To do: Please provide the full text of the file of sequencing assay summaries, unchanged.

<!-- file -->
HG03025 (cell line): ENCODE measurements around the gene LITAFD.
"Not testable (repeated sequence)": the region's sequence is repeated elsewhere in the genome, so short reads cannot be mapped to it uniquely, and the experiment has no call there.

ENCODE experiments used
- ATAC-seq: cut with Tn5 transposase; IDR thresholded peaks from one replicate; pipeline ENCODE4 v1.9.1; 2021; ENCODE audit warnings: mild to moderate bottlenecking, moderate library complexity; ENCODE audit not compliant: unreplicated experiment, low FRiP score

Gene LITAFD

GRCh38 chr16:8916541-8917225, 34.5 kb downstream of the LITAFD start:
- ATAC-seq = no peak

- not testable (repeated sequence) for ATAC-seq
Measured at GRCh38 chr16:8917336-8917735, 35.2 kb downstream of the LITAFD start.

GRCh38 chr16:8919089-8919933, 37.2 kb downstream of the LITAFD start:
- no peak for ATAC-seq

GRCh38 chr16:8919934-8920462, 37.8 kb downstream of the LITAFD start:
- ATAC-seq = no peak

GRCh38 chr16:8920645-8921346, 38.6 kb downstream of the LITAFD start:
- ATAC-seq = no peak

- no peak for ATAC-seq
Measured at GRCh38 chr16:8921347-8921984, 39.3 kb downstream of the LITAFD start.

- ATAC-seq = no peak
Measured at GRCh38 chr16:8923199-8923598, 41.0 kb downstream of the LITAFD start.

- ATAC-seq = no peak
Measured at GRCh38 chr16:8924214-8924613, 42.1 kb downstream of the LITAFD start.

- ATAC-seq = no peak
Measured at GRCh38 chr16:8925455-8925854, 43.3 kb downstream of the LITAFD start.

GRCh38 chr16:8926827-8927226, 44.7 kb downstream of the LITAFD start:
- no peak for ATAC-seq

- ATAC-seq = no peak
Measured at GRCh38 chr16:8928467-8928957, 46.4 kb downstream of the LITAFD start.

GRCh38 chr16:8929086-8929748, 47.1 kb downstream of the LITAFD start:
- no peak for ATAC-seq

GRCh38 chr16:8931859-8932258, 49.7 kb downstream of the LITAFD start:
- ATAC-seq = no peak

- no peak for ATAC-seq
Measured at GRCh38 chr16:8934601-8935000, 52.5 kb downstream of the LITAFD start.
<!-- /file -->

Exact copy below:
HG03025 (cell line): ENCODE measurements around the gene LITAFD.
"Not testable (repeated sequence)": the region's sequence is repeated elsewhere in the genome, so short reads cannot be mapped to it uniquely, and the experiment has no call there.

ENCODE experiments used
- ATAC-seq: cut with Tn5 transposase; IDR thresholded peaks from one replicate; pipeline ENCODE4 v1.9.1; 2021; ENCODE audit warnings: mild to moderate bottlenecking, moderate library complexity; ENCODE audit not compliant: unreplicated experiment, low FRiP score

Gene LITAFD

GRCh38 chr16:8916541-8917225, 34.5 kb downstream of the LITAFD start:
- ATAC-seq = no peak

- not testable (repeated sequence) for ATAC-seq
Measured at GRCh38 chr16:8917336-8917735, 35.2 kb downstream of the LITAFD start.

GRCh38 chr16:8919089-8919933, 37.2 kb downstream of the LITAFD start:
- no peak for ATAC-seq

GRCh38 chr16:8919934-8920462, 37.8 kb downstream of the LITAFD start:
- ATAC-seq = no peak

GRCh38 chr16:8920645-8921346, 38.6 kb downstream of the LITAFD start:
- ATAC-seq = no peak

- no peak for ATAC-seq
Measured at GRCh38 chr16:8921347-8921984, 39.3 kb downstream of the LITAFD start.

- ATAC-seq = no peak
Measured at GRCh38 chr16:8923199-8923598, 41.0 kb downstream of the LITAFD start.

- ATAC-seq = no peak
Measured at GRCh38 chr16:8924214-8924613, 42.1 kb downstream of the LITAFD start.

- ATAC-seq = no peak
Measured at GRCh38 chr16:8925455-8925854, 43.3 kb downstream of the LITAFD start.

GRCh38 chr16:8926827-8927226, 44.7 kb downstream of the LITAFD start:
- no peak for ATAC-seq

- ATAC-seq = no peak
Measured at GRCh38 chr16:8928467-8928957, 46.4 kb downstream of the LITAFD start.

GRCh38 chr16:8929086-8929748, 47.1 kb downstream of the LITAFD start:
- no peak for ATAC-seq

GRCh38 chr16:8931859-8932258, 49.7 kb downstream of the LITAFD start:
- ATAC-seq = no peak

- no peak for ATAC-seq
Measured at GRCh38 chr16:8934601-8935000, 52.5 kb downstream of the LITAFD start.